Blake Griffin load management among key takeaways from Pistons' training camp
Detroit — After a 3-2 finish in the preseason, the Pistons are ready to make their final tweaks and get ready for the regular season, which begins Wednesday at Indiana.
The three weeks of preseason have provided some interesting twists and one roster spot that’s still up for grabs, with just a few days remaining before the final cuts. With their additions in the offseason, the Pistons bolstered their bench and brought in some veterans who can help them improve on their 41-41 finish last season and get them past the first round of the playoffs for the first time in more than a decade.
Coach Dwane Casey and his staff have used player development as a critical tool in adding to the players’ skill sets, but the biggest change could be roster flexibility, with several players moving around to different spots and not just occupying one position in the lineup.
Here are some key takeaways from training camp, the preseason and the days leading up to the tipoff of the regular season:
Blake Griffin played sparingly in the first preseason game and had his best outing in the second. He missed the final three, including two on the road, because of hamstring soreness. If the preseason is indication, the Pistons will handle Griffin conservatively and plan on resting him for more than the seven regular-season games he missed last year. It seems that they’ll try to reduce his usage rate also, letting others — including Bruce Brown, Reggie Jackson and Luke Kennard — handle the ball and initiate the offense more frequently.
The best guess is the Pistons might try to go the load-management route for Griffin and rest him about 10-15 games. That could depend on how they start the season and even where they are in the standings around the trade deadline.
The last spot
The near-consensus is that the final roster spot will come down to Joe Johnson or Christian Wood, who play different positions and would have wholly different roles in making the team. Wood brings athleticism and a valuable frontcourt presence, while Johnson is a savvy veteran who could provide scoring and positional mismatches when he gets back to an NBA rhythm.
There’s a possibility that both could make it, if the Pistons make a trade and open another roster spot. Though that’s an option that’s being pursued, nothing seems imminent. Wood has posted 13.2 points and 7.2 rebounds in 17 minutes per game, but the competition isn’t just about numbers or production. Either would be on a veteran-minimum contract, so that’s not the consideration either.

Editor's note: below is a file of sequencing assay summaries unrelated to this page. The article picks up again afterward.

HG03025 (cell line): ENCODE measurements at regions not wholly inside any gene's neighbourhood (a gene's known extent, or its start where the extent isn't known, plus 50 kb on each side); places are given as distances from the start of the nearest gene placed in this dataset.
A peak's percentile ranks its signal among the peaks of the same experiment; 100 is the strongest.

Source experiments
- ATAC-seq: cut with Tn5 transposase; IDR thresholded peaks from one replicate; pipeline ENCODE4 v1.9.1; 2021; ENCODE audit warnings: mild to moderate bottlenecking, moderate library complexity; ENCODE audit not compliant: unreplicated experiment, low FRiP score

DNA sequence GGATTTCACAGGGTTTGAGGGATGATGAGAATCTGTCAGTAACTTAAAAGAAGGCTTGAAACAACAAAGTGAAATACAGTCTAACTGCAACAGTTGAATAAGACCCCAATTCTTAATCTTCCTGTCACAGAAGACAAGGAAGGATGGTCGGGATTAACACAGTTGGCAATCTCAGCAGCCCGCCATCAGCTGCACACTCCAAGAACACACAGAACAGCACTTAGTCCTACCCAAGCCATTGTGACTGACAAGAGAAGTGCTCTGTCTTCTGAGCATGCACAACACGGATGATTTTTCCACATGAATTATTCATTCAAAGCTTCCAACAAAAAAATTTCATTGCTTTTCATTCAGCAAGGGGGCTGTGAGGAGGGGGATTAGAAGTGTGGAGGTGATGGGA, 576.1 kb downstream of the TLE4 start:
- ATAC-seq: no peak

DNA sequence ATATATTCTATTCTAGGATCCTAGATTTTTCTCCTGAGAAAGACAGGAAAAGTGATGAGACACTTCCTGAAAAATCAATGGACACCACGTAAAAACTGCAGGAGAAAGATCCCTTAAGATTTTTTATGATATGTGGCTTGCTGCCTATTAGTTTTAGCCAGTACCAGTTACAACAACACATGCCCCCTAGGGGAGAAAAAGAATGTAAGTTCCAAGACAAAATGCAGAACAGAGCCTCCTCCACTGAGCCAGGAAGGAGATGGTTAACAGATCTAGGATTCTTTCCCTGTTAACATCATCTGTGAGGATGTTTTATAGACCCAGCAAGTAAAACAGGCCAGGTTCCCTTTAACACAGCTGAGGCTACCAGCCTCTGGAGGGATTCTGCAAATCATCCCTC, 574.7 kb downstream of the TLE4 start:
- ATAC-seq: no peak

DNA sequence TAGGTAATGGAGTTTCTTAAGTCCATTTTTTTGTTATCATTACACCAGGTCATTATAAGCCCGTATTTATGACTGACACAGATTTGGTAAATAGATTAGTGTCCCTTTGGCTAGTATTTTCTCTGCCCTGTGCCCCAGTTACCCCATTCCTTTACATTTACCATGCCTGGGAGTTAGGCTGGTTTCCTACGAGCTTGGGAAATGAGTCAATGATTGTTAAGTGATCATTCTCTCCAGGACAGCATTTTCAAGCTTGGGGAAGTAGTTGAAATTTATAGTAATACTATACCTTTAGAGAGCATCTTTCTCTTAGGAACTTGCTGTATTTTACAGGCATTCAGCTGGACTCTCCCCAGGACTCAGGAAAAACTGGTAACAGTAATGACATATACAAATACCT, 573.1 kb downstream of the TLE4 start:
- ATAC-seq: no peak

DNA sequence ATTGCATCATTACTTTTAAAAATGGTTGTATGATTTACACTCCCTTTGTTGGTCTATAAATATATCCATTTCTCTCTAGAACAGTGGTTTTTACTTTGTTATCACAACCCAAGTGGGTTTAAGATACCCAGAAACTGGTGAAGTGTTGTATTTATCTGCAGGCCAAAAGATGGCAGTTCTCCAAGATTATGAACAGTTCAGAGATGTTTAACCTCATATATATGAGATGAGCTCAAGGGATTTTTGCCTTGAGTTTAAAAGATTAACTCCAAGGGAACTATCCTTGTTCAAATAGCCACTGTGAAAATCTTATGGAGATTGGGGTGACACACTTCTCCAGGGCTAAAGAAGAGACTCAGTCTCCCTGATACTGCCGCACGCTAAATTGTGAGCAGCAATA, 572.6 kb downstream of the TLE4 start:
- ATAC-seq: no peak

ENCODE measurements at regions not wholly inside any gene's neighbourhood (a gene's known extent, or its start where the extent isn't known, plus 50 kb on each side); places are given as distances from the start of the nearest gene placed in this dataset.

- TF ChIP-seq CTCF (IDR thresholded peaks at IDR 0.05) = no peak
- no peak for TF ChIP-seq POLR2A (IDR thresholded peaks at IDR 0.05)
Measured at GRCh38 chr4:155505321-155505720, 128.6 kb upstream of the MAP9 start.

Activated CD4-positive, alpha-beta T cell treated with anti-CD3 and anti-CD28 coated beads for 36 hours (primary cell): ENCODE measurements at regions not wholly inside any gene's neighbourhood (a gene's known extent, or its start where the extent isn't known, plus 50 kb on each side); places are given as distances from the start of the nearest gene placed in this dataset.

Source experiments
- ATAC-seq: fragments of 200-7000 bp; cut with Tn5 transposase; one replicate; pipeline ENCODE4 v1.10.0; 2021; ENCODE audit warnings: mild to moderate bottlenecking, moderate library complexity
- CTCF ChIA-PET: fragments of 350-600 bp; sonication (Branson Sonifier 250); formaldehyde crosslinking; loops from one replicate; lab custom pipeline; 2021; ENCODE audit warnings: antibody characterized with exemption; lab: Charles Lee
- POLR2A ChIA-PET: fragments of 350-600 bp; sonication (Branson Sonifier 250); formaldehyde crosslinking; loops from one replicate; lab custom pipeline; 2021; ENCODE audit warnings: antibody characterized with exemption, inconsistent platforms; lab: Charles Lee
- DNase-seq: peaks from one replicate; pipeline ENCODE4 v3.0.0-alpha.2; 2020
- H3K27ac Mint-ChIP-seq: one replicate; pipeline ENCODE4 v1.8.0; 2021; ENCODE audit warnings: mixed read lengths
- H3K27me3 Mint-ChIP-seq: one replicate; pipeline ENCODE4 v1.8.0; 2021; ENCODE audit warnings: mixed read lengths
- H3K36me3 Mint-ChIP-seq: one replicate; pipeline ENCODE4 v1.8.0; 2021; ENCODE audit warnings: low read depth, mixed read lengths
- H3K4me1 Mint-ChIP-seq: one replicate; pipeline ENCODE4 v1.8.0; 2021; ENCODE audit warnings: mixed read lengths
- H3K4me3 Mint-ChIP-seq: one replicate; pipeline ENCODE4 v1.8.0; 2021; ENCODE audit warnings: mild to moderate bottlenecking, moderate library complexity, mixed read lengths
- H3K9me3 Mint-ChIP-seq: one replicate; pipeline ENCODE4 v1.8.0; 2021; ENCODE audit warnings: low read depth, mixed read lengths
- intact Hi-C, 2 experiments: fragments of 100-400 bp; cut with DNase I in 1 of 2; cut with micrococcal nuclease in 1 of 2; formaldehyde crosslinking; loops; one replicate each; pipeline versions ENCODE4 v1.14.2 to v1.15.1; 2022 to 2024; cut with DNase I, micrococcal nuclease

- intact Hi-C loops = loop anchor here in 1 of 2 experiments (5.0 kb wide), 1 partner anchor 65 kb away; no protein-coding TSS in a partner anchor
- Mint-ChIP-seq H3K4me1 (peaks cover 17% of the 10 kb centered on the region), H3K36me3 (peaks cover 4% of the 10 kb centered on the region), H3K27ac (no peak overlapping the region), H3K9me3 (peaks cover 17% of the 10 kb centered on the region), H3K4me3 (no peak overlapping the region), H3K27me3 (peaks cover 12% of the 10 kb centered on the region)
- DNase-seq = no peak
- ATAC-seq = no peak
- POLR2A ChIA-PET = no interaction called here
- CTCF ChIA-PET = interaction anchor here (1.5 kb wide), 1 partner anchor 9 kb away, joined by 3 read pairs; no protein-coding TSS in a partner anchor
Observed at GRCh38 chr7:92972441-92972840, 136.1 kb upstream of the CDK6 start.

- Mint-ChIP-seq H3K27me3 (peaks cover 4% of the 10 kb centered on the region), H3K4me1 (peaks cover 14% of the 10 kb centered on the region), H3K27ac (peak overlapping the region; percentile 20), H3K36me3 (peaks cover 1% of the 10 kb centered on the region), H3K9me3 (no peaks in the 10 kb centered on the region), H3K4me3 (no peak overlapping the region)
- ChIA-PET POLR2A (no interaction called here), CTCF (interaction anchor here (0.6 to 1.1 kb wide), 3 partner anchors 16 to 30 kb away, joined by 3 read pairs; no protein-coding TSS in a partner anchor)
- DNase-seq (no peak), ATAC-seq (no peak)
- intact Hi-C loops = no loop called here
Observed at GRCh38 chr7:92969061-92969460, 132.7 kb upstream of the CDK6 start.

By the end of the day on Monday, a decision should be made — one, the other, or a trade — so that will be the last big domino before the season starts.
Derrick Rose’s addition was one of the biggest headlines from the summer — and he showed the buzz was well-founded. He was one of the leading scorers and showed that he still has the burst that was the hallmark of his resurgence last season is still there. He’ll be the engine of the second unit and represents an offensive upgrade over what Ish Smith provided in previous seasons.
Rose’s speed and quickness were on display but establishing chemistry with the reserve group will be one of the things to watch early in the season. He didn’t show a flair for the outside shot but getting to the rim and creating opportunities and his ability to get to the foul line will be valuable assets moving forward.
Waiting on Sekou
After the Pistons got Sekou Doumbouya with the 15th pick, there was some optimism that he could be an immediate contributor in the rotation. Judging from his preseason playing time and production, that doesn’t seem to be in the cards — at least this season. He played sparingly — 5.1 minutes per game — mainly in the second half, suggesting he’s at the bottom of the rotation, at best. He posted 1.3 points and 1 rebound in four preseason games.
It’s likely that Doumbouya will spend some time with the Grand Rapids Drive in the G-League to get some seasoning and to get him stronger and more accustomed to the physical play here. There have been some short flashes of his athleticism, but it may be a couple more years before Doumbouya scratches the surface of his potential.
After some hand-wringing about possibly moving Luke Kennard into the starting lineup, the Pistons seem to be poised to keep Bruce Brown in that position and pair Kennard with Rose in the second unit. The Piston picked up the fourth-year option for Kennard, so they still believe in his potential but whether that reaches starter status still is unclear, at least until they figure out the long-term plan.
Tony Snell has played well with the first group, flexing his defensive muscle and showing some proficiency from the 3-point line. He’ll get his opportunities, filling in the role that Wayne Ellington manned after the deadline last season. The remaining starters — Reggie Jackson, Andre Drummond and Griffin — will remain.
The middle ground
Beyond the core group of the reserves, the last few spots have been in flux in the preseason, with Langston Galloway holding his position as the third reserve wing. Svi Mykhailiuk has been up and down but has moved ahead of Khyri Thomas in the pecking order. If it comes down to keeping both Johnson and Wood, one of the young players could be the odd man out.
The Pistons also could look to keep Todd Withers and Craig Sword — both released in the last couple of days — on the Drive roster for further development. The depth created by adding Markieff Morris, Tim Frazier and Rose has solidified the middle of the roster and should provide more opportunities to rest the regulars.